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The Coronavirus Job Retention Scheme (Furlough) enabled employers to pay salaries of employees rather than making them redundant. It was Covid business help.

It enabled companies to receive from the government 80% of an employee’s wages subject to a maximum cap of £2,500 per month.

In the case of Bandstream Media and Corporate Communications Ltd v Revenue And Customs [2024] UKFTT 11 (TC) a company Director’s adviser observed a parliamentary debate in which Ed Davey illuminated the potential unfairness when a claim was made under the Furlough scheme. 

The issue was the effect of a director paid dividends and salary, as opposed to just salary and how they could claim on the CJRS.

Ed Davey Parliamentary Debate Does Not Sway Tax Tribunal

The debate resulted in Mr Davey being told that a director should make use of the scheme:

Mr Tann had watched a televised parliamentary debate concerning the introduction of the scheme. His evidence was, and we accept this, that when a question was asked of the Chancellor of the Exchequer by Ed Davey, about how directors who had previously been paying themselves by dividends and only a small salary, could make a claim under the scheme, he was told that they should make use of the scheme. This was in the context of Mr Davey suggesting that the scheme would generate unfairness to those who had previously remunerated themselves by way of dividend, compared with those who had remunerated themselves by way of salary… the Chancellor of the Exchequer in answering a question in Parliament from Mr Davey as to the unfairness of the lockdown to those directors who paid themselves by dividends, said that directors should “make use of the furlough system”; following the Chancellor’s advice, Mr Tann asked his client to increase Mr Smith’s salary to £30,000 per year from April 2020 to make use of the furlough system; his view the Chancellor had made an exception from the strict rules of the scheme for directors who had paid themselves by dividends.

Certain of the director, Graham Smith’s Furlough claims were based on a salary of £2,500 instead of £600 per month.

The Real Time Information (“RTI”) until 31 March 2020 was £600 per month. It is understood that thereafter relevant RTI submissions were based on a salary of £2,500 per month.

HMRC said the Furlough claim should have been based on £600 per month and then raised assessments based on paragraph 9 of schedule 16 of the Finance Act 2020.

Mr Tann acting for the taxpayer contested this position based on the RTI submissions after 30 March 2020:

His justification for this submission is, as set out above, that there needed to be a mechanism within the scheme to compensate for the unfairness, which was recognised in the televised parliamentary debate, which would prevent owner managers who had compensated themselves by way of dividend, being prejudiced compared with those owner managers who had previously compensated themselves by way of salary (the former being unable to claim support payments based on the amounts paid by dividend, whereas the latter would be able to claim based on an equivalent amount paid as salary).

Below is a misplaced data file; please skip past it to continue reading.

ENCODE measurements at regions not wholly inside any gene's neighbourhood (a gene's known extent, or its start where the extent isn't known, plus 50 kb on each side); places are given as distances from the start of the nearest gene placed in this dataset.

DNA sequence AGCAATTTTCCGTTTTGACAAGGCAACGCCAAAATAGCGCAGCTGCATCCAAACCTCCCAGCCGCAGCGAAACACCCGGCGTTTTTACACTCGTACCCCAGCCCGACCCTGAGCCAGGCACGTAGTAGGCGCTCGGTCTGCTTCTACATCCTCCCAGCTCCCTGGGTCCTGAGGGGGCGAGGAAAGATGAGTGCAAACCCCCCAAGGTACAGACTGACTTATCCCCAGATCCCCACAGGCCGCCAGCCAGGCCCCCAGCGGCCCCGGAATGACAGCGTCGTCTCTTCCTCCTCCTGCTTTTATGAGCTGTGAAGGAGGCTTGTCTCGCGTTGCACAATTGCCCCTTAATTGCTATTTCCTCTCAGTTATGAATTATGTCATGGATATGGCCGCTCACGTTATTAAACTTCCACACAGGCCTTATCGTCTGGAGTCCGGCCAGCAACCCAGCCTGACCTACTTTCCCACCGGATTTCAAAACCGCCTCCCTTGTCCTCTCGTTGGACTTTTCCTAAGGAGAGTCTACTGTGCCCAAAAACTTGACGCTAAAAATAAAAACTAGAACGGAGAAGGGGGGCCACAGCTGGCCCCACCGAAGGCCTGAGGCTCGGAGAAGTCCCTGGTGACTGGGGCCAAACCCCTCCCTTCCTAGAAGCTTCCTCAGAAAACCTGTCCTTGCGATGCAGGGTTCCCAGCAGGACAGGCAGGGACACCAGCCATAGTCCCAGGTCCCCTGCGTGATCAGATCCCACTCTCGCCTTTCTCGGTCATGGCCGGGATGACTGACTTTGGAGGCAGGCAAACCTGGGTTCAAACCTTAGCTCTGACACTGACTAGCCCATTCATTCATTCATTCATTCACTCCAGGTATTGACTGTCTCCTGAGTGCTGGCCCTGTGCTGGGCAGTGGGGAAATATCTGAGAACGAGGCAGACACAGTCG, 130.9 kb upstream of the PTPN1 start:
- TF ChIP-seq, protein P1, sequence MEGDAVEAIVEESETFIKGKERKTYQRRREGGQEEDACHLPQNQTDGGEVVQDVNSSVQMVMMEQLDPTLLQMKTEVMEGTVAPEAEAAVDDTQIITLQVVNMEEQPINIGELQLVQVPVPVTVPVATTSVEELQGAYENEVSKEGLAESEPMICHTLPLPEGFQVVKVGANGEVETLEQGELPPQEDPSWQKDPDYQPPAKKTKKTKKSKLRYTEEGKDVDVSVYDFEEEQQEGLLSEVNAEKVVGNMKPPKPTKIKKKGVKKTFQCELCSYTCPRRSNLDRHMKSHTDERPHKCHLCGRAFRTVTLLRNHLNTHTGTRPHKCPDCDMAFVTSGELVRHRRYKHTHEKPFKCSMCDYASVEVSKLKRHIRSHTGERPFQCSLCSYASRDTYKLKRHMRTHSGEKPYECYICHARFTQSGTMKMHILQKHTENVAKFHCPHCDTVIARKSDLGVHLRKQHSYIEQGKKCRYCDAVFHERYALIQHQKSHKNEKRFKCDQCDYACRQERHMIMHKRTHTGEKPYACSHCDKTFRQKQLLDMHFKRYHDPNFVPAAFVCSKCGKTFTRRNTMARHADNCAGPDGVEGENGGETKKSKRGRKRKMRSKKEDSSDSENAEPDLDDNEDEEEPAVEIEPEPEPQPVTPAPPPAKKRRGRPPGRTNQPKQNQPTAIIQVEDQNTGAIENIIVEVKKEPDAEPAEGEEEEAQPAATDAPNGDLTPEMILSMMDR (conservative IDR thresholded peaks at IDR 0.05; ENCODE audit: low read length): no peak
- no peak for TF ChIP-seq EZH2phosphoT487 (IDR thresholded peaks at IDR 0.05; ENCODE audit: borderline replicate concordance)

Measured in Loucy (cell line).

The Tax Tribunal rejected the taxpayer’s submissions:

It is our view that the purpose of the legislation is, as submitted by HMRC, to cater for the situation which has been suggested by them, at [23] above. It was not intended to allow an employer, after the introduction of the scheme, to inflate an employee’s wages and thus, effectively, have the taxpayer underwrite an employee’s salary. This would drive a coach and horses through the legislation which was designed to fix an employee’s salary to that recorded on the latest RTI submission prior to 19 March 2020. To interpret the legislation otherwise would lead to an injustice…. Furthermore, notwithstanding the televised debates witnessed by Mr Tann, we cannot allow that to influence our interpretation of the clear language of the statutory provisions. We must look at the actual words used by the legislation and cannot (save in exceptional circumstances which do not apply here) consider the parliamentary debates which preceded the enactment of that legislation.

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Author: Elliot Green
Last Updated: May 20, 2024

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Disclaimer: Ed Davey Parliamentary Debate Does Not Sway Tax Tribunal

This page is not legal advice and is not to be relied upon as such. This article Ed Davey Parliamentary Debate Does Not Sway Tax Tribunal is provided for information purposes only. You should take independent advice on the facts of your case. No liability is accepted for reliance upon this post.

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